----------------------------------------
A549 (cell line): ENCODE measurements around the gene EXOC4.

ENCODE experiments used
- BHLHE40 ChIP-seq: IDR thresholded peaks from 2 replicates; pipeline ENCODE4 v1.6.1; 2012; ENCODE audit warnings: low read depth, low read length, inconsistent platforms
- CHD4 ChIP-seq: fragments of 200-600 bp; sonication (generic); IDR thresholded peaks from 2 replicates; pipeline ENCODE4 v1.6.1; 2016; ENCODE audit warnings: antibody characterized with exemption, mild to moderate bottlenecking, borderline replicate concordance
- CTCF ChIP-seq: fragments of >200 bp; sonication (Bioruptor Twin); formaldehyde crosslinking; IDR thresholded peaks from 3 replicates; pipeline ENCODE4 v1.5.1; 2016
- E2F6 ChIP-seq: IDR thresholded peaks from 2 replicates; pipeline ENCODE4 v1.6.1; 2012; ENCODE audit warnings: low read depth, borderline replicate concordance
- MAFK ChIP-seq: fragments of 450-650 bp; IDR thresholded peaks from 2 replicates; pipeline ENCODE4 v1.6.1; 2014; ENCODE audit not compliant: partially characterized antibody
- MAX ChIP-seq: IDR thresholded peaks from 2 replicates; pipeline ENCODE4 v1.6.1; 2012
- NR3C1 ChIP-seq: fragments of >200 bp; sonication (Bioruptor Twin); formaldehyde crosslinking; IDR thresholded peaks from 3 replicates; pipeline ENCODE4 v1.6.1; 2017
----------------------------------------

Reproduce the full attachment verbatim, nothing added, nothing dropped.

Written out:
A549 (cell line): ENCODE measurements around the gene EXOC4.

ENCODE experiments used
- BHLHE40 ChIP-seq: IDR thresholded peaks from 2 replicates; pipeline ENCODE4 v1.6.1; 2012; ENCODE audit warnings: low read depth, low read length, inconsistent platforms
- CHD4 ChIP-seq: fragments of 200-600 bp; sonication (generic); IDR thresholded peaks from 2 replicates; pipeline ENCODE4 v1.6.1; 2016; ENCODE audit warnings: antibody characterized with exemption, mild to moderate bottlenecking, borderline replicate concordance
- CTCF ChIP-seq: fragments of >200 bp; sonication (Bioruptor Twin); formaldehyde crosslinking; IDR thresholded peaks from 3 replicates; pipeline ENCODE4 v1.5.1; 2016
- E2F6 ChIP-seq: IDR thresholded peaks from 2 replicates; pipeline ENCODE4 v1.6.1; 2012; ENCODE audit warnings: low read depth, borderline replicate concordance
- MAFK ChIP-seq: fragments of 450-650 bp; IDR thresholded peaks from 2 replicates; pipeline ENCODE4 v1.6.1; 2014; ENCODE audit not compliant: partially characterized antibody
- MAX ChIP-seq: IDR thresholded peaks from 2 replicates; pipeline ENCODE4 v1.6.1; 2012
- NR3C1 ChIP-seq: fragments of >200 bp; sonication (Bioruptor Twin); formaldehyde crosslinking; IDR thresholded peaks from 3 replicates; pipeline ENCODE4 v1.6.1; 2017